The Courts are Home Again on Royal Street
It took two years to build and two decades to renovate. To some it was an elegant City Beautiful triumph of slum clearance, to others an out-of-scale offense to an historic neighborhood. Home to landmark legal decisions and antique documents, it gave way to stuffed birds, mounted fish and rock displays. Increasingly beleaguered, empty and abandoned, it fell “tumbling into ruin.” Proposed as an opera house, casino parlor, tourist center, movie set, or better yet, for demolition, it soon housed live birds and real animals, nesting in the nooks of its ornate spaces. But now–with restoration costs approaching forty million – the “New Court House” on Royal St. is new again.
New in 1910, abandoned in 1958 for more modern quarters
Opening in 1910, it was the “New Courthouse Building” for most of its life in the rousing world of jurisprudence. Its purpose was to “clear slums” while replacing the Cabildo and Presbytere as the seat of local justice. For fifty years the Louisiana Supreme Court and a spate of lower courts and offices drew swarms of glad-handed politicians, judges and lawyers, plaintiffs and defendants, juries and commissioners, clerks and secretaries, librarians, and even an occasional historian through its sculpted hallways. But in 1958 the Supreme Court departed for newer quarters and others soon followed. The halls that had rung with homegrown political wisdom, argument and judgment, now fell silent.
But today the courts are home again. Marble floors gleam again, plastered walls are clean again, and tech-savvy secretaries have settled in the nooks of its cavernous and newly scrubbed spaces. Meanwhile, residents, glad to see the courthouse live again, remember what was lost to history to accommodate its construction.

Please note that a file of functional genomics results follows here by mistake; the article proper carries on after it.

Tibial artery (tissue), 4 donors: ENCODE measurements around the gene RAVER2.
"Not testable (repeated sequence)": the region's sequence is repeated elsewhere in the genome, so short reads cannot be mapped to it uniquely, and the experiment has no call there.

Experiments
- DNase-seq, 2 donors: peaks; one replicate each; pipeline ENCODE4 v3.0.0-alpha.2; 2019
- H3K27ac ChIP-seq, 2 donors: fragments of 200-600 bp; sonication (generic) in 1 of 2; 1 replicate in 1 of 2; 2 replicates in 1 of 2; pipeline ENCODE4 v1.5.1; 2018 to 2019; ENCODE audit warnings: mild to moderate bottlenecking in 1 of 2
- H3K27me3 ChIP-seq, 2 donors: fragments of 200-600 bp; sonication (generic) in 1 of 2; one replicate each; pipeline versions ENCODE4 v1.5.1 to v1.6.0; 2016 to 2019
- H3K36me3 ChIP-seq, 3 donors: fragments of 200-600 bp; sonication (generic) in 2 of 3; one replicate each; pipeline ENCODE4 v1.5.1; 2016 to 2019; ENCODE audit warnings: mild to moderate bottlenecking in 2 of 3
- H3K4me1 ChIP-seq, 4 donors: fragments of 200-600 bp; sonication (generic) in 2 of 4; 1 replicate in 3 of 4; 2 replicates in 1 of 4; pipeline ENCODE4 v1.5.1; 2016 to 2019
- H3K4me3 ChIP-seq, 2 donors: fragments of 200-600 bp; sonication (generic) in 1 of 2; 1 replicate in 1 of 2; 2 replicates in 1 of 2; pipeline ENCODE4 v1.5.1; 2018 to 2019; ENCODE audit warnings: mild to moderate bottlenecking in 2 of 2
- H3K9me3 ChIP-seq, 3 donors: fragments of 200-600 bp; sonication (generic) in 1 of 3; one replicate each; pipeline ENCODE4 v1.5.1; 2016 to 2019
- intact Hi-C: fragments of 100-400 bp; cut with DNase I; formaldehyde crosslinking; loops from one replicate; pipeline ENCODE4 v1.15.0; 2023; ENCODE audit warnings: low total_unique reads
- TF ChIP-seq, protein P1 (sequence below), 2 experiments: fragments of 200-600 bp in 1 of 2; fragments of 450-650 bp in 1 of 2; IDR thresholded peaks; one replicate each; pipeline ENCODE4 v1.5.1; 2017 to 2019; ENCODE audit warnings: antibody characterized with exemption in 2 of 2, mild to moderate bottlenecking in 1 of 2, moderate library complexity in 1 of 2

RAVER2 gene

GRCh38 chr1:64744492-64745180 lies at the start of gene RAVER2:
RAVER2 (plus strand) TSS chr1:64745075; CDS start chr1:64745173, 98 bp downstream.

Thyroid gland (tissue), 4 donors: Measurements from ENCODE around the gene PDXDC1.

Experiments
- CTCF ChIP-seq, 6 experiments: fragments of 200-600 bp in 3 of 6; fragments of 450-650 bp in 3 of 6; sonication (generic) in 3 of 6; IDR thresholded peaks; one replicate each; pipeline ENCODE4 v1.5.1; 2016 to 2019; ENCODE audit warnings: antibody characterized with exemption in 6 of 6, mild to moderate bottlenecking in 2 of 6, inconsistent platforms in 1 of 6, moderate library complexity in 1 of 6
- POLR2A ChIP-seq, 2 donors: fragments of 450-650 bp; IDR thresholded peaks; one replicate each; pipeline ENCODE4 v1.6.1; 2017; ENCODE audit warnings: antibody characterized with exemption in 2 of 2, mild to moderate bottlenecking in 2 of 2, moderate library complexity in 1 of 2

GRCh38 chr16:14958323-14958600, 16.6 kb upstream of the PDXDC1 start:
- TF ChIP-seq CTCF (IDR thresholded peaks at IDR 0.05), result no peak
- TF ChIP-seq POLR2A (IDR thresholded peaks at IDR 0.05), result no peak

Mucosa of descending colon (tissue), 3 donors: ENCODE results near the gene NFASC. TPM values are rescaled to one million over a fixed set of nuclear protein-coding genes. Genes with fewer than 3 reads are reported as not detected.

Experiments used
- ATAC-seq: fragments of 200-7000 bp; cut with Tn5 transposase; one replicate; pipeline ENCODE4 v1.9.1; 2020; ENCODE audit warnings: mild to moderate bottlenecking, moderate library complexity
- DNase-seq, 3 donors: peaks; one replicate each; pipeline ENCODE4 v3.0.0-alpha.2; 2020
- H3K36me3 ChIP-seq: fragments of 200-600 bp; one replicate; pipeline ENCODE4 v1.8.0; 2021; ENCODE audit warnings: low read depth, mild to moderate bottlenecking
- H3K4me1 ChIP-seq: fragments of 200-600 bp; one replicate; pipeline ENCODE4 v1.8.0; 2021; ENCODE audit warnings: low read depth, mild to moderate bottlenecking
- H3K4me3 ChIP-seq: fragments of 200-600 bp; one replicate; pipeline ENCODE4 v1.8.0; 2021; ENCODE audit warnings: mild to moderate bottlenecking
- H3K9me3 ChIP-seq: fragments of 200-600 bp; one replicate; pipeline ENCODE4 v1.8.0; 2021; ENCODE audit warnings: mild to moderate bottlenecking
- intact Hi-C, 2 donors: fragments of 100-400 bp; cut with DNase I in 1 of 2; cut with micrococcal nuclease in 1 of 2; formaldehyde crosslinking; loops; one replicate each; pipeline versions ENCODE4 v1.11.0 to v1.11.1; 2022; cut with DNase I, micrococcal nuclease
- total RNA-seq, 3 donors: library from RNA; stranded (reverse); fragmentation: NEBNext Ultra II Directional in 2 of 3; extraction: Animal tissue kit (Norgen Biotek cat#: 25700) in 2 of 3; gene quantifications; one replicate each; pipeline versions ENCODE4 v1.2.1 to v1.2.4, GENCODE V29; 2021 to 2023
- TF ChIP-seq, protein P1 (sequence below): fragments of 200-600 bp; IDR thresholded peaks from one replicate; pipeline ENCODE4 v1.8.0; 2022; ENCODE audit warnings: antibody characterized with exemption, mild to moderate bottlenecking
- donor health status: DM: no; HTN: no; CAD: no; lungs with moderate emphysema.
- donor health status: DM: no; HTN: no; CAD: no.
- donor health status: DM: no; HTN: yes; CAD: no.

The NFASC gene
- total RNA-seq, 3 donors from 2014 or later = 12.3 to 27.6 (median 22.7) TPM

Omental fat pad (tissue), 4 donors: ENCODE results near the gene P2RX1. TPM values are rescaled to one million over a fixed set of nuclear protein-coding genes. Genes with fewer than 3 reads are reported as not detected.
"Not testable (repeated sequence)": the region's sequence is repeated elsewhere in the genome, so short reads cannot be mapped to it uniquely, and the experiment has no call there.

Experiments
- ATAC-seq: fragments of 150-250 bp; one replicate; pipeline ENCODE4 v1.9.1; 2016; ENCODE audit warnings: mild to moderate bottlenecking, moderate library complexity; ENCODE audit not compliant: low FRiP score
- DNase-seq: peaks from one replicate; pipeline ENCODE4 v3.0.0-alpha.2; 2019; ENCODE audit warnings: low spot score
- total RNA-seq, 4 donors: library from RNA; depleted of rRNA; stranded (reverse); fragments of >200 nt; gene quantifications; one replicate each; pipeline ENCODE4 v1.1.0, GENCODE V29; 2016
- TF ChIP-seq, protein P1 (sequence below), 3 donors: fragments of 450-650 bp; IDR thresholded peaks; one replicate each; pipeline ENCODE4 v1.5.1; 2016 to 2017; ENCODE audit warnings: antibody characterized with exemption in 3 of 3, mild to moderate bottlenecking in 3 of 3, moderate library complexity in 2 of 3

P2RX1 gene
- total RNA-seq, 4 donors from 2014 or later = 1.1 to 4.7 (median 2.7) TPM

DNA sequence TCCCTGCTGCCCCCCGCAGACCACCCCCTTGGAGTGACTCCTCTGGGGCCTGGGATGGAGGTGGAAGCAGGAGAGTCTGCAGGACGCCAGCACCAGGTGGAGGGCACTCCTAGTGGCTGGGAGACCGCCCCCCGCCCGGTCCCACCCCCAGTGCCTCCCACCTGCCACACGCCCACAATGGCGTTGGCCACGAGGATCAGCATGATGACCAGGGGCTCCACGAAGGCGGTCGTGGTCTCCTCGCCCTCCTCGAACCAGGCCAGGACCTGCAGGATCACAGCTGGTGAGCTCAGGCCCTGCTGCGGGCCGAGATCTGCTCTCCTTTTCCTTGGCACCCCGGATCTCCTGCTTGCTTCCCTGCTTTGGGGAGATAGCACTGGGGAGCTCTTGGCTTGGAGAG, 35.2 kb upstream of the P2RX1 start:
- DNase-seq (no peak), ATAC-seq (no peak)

Built on two squares heavy with history
In 1831 the fourth block of Exchange Alley cut the site into two small squares with numerous stores and houses. A trim row of granite-columned stores lined the Alley from Canal to St. Louis Street. Cafés, studios, and the offices of architects and surveyors filled the row with conversation, art and engineering. At the end of the last block, facing the St. Louis Hotel, once stood the storied “Café des Colonnes,” planned by the talented architect de Pouilly. On Royal St. the “Grand Old Creole” Bernard Marigny had the polished Henry S. Bonneval Latrobe design a pair of elegant houses. On the same block General Jackson met with advisors to plan the Battle of New Orleans. Here later was the home of Mollie Moore Davis, wife of the Confederate president.
By the turn of the twentieth century this was all ancient history. To the business class, the deteriorated Quarter was a hopeless slum in need of general razing. Meanwhile, the political class saw the dawn of a new day in the demolitions needed for the brand new courthouse. But even with a blank slate, architects Brown, Brown and Marya faced a challenge in the heart of the Quarter. The Court’s mass and pristine white Beaux Arts exterior would contrast sharply with the small-scale buildings and unpainted surfaces around it. The complex building footprint they designed addressed this issue by diminishing the mass and allowing for considerable buffering in the landscaping. In plan, a rectangle on the Royal Street side diminishes to a narrower passage, and then spreads out expansively as it approaches Chartres Street, its arms ending in graceful semi-circular apses.
Overall, the Supreme Court has been a friend to the Quarter. Its findings in landmark cases like Mayer and Pergament have confirmed the regulatory power of the Vieux Carré Commission repeatedly. With the Courts now home again, judges will see first hand what coming years will plead for in the Old French Quarter.
Sally Reeves is a noted writer and historian who co-authored the award winning series New Orleans Architecture. She also has written Jacques-Felix Lelièvre’s New Louisiana Gardener and Grand Isle of the Gulf – An Early History. She is currently working on a social and architectural history of New Orleans public markets and on a book on the contributions of free persons of color to vernacular architecture in antebellum New Orleans.